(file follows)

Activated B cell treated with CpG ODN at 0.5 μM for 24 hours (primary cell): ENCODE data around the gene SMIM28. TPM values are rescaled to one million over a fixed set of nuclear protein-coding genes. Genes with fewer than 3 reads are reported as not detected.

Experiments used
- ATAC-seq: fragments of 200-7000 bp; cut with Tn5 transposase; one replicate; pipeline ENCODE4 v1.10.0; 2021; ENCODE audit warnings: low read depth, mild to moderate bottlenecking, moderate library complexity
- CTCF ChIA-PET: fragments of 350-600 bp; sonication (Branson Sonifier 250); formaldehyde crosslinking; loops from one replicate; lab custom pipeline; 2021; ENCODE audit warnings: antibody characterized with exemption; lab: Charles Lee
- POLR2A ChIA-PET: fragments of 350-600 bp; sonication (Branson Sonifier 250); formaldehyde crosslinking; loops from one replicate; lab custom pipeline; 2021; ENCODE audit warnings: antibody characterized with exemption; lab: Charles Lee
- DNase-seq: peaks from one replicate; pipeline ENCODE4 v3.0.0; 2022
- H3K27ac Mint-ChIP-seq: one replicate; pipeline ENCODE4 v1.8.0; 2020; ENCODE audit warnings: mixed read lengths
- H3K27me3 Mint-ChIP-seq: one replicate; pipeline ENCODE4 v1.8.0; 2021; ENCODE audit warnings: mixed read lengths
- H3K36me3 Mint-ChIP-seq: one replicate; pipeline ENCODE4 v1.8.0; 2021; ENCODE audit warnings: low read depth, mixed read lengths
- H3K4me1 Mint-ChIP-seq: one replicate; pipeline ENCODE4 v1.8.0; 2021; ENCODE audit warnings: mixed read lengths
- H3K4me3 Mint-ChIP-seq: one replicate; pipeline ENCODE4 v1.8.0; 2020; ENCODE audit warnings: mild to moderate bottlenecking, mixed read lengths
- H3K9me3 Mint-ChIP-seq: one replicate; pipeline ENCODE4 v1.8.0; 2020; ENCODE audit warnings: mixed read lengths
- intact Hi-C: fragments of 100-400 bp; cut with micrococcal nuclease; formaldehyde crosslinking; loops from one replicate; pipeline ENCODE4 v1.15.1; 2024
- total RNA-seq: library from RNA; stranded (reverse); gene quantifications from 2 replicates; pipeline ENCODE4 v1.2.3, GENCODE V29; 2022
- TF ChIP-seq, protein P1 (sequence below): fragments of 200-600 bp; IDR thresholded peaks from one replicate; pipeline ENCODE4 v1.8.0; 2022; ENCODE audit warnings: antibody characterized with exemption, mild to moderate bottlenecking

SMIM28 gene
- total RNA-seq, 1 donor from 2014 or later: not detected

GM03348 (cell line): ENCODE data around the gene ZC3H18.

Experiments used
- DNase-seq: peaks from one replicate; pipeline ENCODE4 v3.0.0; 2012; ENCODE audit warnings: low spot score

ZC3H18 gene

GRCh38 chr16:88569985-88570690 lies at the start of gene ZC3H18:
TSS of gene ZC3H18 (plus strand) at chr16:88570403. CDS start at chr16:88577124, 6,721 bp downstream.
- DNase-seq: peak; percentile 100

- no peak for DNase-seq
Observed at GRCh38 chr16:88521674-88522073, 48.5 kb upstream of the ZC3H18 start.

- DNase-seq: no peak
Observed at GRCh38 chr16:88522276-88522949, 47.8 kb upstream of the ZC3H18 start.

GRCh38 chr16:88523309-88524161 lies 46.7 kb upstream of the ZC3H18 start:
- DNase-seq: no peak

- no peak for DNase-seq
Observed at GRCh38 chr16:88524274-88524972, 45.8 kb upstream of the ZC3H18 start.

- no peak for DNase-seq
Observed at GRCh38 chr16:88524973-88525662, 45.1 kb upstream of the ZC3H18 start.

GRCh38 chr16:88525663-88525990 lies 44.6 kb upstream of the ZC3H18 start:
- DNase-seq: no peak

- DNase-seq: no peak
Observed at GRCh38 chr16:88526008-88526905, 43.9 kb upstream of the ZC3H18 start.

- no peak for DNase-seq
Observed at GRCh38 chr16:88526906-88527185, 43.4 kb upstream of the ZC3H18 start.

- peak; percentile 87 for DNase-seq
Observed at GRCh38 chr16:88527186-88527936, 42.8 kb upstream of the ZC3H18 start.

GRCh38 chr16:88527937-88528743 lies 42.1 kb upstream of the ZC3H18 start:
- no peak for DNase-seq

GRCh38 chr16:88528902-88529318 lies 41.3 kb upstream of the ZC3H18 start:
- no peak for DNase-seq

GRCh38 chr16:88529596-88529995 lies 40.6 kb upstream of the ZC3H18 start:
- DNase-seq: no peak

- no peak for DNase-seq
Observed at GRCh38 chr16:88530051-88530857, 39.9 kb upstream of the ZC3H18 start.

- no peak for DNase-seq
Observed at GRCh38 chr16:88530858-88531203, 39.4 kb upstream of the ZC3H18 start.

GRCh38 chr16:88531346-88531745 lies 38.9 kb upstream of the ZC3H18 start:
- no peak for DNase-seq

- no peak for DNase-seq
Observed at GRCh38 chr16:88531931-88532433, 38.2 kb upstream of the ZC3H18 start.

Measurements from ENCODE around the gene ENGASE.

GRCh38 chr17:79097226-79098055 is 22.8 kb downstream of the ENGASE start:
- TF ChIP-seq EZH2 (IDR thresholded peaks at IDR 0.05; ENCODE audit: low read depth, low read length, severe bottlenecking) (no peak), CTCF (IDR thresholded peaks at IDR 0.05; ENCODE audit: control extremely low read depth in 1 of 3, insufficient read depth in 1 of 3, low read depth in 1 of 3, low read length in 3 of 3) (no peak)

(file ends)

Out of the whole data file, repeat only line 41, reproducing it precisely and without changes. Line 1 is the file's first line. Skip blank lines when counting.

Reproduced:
- peak; percentile 87 for DNase-seq